Phranc is someone I've listened to for decades, but for one reason or another never got the chance to see in concert. When I was working as a radio DJ in Oregon, I used to play her stuff quite a bit. She's a folksinger with punk sensibilities and a great sense of humor.

Peter Case is also someone I've wanted to see in concert for a long time. He was actually a replacement for Exene, who was double-booked and decided to do the Seattle gig instead of this one. He put on a great show, having fun even when the cord came out of his guitar pedal - he joked that it was like playing in a hotel room.

Phranc's Set List
  1. Yer The One
  2. Amazons
  3. Bulldagger Swagger
  4. The Handsome Cabin Boy
  5. Handicapped
  6. All Roads Lead To Boyle Heights (title?)
  7. Tzena, Tzena
  8. Ozzie and Harriet
  9. Griffith Park Pony
  10. Everywhere I Go (I Hear The Go Go's)
  11. Mrs. Brown, You've Got A Lovely Daughter
  12. If You Don't Want To See What's Going Down, Don't Look Up (title?)
  13. Hillary's Eyebrows
  14. Hey, Michelle (title?)
  15. The Bell That They Call Liberty (title?)
  16. It's Cool To Get Old

  1. I Enjoy Being A Girl
  2. Lifelover
Phranc played ukulele on "Mrs. Brown You've Got A Lovely Daughter" and "If You Don't Want To See What's Going Down, Don't Look Up." "I Enjoy Being A Girl" was performed acappella.

Peter Case's Set List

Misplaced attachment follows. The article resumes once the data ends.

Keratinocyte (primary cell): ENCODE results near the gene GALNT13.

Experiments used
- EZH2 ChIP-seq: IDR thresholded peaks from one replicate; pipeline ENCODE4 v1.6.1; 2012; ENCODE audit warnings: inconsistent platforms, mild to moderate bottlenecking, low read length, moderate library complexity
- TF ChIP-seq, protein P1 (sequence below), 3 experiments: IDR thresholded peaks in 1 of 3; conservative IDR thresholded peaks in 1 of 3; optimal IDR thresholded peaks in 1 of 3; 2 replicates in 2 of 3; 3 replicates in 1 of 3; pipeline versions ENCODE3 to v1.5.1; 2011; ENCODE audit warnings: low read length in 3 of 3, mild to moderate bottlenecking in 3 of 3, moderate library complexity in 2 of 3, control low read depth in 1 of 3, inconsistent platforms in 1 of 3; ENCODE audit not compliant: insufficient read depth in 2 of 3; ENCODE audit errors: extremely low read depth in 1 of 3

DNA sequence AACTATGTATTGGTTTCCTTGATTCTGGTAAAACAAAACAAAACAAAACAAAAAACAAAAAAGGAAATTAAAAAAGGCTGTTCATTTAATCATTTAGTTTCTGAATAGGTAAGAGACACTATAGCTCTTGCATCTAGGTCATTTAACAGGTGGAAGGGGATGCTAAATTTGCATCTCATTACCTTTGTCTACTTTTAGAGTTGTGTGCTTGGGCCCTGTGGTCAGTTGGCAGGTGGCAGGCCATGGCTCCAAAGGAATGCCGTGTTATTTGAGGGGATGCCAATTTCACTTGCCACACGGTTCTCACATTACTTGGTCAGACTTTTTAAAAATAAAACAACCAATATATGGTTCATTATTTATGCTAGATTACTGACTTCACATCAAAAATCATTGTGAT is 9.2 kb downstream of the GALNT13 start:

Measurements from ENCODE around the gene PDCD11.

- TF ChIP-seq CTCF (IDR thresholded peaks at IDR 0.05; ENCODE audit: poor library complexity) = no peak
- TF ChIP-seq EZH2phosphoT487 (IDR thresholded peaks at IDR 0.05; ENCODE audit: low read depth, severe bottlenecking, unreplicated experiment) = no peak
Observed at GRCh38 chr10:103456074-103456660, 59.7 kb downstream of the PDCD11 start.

1. This Town's A Riot
  2. Underneath The Stars
  3. Million Dollars Bail
  4. The House Rent Jump
  5. Entella Hotel
  6. Bumble Bee
  7. House Rent Party
  8. Words In Red
  9. Thirty Days In The Workhouse
  10. Ain't Gonna Worry No More
  11. First Light

  1. Space Monkey
"Bumble Bee" is a Memphis Minnie song. "Space Monkey" is a John Prine song.

This concert was free, as are all Grand Performance shows. These concerts are held at 350 S. Grand Ave. in Los Angeles.

Friday, August 19, 2011

Megan Jacobs and Holland Greco at The Sunset Strip Music Festival, 8-19-11

The Peak Show was one of the best bands ever. No question. Since they disbanded in 2004 I've followed each band member's subsequent projects. And these guys continue to write fantastic songs and put on excellent shows. They never disappoint.

Two of the band members - keyboardist Megan Jacobs and lead singer Holland Greco (the two goddesses of The Peak Show) - performed tonight at The Jack Daniel's Experience Outdoor Stage as part of the Sunset Strip Music Festival. They each now perform in a trio.

Megan Jacobs' Set List
  1. Time To Find